We are living in a dilemma of a moving world that strives for productivity, and the inner self that needs stopping points for reflection. With the hustle of city life, we ignore the need for intrinsic connections exceeding our mere physicality, but can we stop time for a moment of serenity? What about right in the heart of the city?
The citadel, in the heart of Amman, lacks the day-to-day experience of the people living around it whose buildings create informal points of interaction between the tourists and the residents. Moving up there, all the way from the crowded streets of downtown, one can smell the freshness of figs and jasmine flowers, feel textured walls, hear voices of birds and kids, and be offered desserts from the aunts in the neighborhood, while enjoying the views of the city, and finally, contemplating the contrast between the old civilizations and the present-day city at the peak. This transition from the haste of the city to the serenity of the peak, with memories captured in the process of ascending, can be hardly felt coming from the conventional entrance. However, the biggest challenges are the gap between the historic and residential areas and the undefined entry point.
While comparing the physical layer of traces, and the social layer of human presence, one can notice a gap that can add up to the journey through Amman's historicity when bridged. The old fortification layout, which separates the two areas, is the intermediate point where the project is located, to connect the past traces of historic importance with the buildings of social and communal significance. Communal and historic qualities are also manifested in gathering and exhibition spaces, with contemplation areas, as experienced in different parts of the site.
The concept of memory was dealt with from three angles, the first is memory storage, represented in seclusion diagrams, and it can be achieved through spaces of contemplation with zenithal light openings, and a slow-paced experience since it can help in storing events in memory. The second is memory retrieval, as showcased in observation diagrams, and is manifested in outdoor and indoor viewpoints that clear the mind and facilitate the retrieval of memory. The final element is memory creation, represented in reconnection diagrams, focusing on reconnecting people, nature, and past traces to create memories.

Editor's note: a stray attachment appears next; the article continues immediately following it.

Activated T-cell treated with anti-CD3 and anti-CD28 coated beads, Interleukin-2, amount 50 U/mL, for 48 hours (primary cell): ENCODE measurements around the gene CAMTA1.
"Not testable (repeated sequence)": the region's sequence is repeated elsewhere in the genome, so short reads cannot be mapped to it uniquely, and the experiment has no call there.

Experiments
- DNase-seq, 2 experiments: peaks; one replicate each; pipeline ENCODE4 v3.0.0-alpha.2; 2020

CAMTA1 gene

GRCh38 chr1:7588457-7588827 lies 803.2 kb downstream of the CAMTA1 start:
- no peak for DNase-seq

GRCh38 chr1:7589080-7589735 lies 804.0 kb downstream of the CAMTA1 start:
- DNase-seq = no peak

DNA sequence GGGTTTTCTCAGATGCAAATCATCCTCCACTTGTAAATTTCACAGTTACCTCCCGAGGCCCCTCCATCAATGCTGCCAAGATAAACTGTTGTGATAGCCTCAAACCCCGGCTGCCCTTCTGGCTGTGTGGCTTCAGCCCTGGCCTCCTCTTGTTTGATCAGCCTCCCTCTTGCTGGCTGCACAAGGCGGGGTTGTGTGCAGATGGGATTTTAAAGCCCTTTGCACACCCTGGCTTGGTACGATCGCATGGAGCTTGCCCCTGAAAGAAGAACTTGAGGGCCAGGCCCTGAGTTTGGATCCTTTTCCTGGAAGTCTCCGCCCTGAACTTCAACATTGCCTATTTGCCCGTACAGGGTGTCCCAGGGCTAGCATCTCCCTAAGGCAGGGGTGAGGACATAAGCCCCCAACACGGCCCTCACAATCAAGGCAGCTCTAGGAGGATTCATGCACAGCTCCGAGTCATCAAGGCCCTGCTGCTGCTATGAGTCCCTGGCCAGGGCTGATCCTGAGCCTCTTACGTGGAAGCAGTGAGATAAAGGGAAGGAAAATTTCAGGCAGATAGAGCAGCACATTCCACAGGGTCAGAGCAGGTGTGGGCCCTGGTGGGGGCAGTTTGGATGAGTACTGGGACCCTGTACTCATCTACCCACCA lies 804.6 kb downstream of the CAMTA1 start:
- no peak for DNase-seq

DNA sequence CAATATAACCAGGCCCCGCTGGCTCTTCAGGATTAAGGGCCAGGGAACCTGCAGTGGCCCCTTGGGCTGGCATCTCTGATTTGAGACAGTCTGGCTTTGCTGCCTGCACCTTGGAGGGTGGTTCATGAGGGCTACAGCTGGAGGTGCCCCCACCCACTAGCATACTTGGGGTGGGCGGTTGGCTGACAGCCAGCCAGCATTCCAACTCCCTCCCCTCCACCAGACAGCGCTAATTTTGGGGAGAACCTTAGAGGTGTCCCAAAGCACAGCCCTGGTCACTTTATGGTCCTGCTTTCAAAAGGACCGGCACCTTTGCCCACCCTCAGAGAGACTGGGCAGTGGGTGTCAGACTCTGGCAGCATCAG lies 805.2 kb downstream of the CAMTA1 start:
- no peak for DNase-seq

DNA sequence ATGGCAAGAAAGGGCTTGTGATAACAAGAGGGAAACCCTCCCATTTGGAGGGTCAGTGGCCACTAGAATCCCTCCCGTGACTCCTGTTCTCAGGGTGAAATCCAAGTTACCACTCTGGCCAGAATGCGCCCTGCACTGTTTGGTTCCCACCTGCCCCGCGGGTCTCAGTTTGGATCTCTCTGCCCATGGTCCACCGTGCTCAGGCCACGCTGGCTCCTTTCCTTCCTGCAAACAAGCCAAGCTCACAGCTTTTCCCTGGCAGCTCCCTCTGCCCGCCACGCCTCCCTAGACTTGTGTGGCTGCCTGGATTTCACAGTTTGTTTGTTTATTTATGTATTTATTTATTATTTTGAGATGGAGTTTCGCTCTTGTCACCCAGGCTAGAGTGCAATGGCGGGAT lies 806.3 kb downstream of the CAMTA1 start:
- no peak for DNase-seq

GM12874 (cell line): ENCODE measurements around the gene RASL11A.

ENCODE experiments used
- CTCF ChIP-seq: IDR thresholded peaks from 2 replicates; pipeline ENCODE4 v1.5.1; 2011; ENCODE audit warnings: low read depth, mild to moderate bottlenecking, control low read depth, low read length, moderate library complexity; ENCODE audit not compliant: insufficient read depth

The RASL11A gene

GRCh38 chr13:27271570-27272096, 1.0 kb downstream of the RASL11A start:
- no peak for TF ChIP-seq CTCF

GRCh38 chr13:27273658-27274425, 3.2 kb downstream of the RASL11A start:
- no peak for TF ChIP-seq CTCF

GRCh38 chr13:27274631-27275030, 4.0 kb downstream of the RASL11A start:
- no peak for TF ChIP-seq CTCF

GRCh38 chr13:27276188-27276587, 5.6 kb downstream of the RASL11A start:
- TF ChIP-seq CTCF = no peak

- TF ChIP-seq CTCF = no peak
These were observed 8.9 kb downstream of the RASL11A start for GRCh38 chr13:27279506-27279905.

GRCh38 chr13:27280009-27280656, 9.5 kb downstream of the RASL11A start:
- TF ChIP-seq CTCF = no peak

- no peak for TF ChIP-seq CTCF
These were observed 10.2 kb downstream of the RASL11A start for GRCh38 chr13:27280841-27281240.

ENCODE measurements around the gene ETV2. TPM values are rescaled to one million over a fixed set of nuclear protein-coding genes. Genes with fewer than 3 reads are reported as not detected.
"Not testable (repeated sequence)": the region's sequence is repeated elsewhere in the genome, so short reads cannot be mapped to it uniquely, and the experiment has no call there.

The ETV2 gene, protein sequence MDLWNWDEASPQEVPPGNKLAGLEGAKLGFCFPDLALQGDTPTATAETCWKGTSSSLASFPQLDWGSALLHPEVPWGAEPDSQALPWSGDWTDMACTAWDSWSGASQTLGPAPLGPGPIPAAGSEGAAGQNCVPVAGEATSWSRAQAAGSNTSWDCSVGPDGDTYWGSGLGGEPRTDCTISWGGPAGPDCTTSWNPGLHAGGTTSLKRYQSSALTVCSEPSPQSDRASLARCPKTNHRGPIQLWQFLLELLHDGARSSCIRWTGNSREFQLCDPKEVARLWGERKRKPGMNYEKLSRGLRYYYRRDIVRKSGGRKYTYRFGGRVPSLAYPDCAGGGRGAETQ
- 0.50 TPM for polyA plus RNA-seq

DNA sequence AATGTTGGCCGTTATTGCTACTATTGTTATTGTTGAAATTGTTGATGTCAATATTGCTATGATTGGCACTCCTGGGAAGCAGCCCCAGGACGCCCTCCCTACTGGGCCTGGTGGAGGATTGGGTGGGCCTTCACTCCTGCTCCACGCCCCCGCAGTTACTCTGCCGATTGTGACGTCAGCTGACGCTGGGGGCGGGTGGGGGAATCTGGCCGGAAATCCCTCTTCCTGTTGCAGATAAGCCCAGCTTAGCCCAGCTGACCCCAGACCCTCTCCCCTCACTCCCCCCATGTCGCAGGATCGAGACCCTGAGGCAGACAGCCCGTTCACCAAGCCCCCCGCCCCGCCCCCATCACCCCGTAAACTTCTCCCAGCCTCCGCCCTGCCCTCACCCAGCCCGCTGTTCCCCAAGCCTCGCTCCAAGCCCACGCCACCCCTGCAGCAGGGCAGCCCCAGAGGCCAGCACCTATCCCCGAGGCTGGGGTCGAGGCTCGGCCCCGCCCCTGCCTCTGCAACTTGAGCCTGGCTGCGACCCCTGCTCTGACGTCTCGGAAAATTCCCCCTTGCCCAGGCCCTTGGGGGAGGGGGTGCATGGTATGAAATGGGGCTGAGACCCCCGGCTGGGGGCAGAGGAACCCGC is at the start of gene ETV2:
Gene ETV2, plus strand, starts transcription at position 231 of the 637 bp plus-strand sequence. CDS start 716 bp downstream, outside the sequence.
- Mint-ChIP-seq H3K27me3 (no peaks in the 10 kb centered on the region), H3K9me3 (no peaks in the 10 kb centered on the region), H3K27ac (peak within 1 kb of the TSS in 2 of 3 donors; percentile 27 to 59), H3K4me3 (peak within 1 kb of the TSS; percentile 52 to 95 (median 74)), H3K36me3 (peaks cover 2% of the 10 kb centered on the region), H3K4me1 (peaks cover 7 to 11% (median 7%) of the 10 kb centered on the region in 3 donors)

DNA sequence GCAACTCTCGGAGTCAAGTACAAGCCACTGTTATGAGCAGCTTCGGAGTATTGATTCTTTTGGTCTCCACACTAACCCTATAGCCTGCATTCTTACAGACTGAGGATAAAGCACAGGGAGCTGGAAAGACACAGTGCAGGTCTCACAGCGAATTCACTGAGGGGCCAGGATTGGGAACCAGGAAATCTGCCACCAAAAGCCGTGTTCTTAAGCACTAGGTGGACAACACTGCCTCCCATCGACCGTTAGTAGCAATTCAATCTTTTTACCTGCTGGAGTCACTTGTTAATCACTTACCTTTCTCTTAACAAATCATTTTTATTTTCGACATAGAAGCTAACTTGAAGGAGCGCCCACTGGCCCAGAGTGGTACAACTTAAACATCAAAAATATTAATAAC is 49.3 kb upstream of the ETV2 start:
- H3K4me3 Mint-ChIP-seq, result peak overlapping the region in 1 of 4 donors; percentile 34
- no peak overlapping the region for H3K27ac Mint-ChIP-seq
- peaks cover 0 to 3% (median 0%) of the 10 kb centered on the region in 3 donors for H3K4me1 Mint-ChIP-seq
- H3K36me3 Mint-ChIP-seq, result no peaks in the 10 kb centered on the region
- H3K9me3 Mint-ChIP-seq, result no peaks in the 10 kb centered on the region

The areas of memory storage (present) are abstract in their materiality, with concrete and light since their ephemeral qualities are suitable for spaces of contemplation and passing by. On the other hand, the areas of memory retrieval (past), and creation (future), are represented by earth, plants, water, and stone, which are permanent materials symbolizing the rootedness of nature, and future possibilities. This dichotomy of natural complexities and minimalistic abstractness stems from the dual nature of the self, manifested in the very essence of a human dilemma in an outer world bound by the rules of the Earth (body), simultaneous with an inner world that negates it (mind).
With cultural amnesia and fast, monotonous, and incoherent urban developments, preserving memory is becoming widely important. The project, as a continuation of the historic site, serves as a transitional zone from the crowded city towards a serene site with a spiritual aura of the past, while exhibiting the concept of memory, through episodes of reminiscence, created by human traces and spatial experiences.
Project Title: Reminiscence.
Project Site Location (City, Country): Amman, Jordan.
Project coordinates on google maps: (31.9533562, 35.9341154).
Project Function: Community Exhibition.
Project Area: 1625 m^2.
Designer: Majd Abu-Ajamieh
Supervisor: Saleem Dahabreh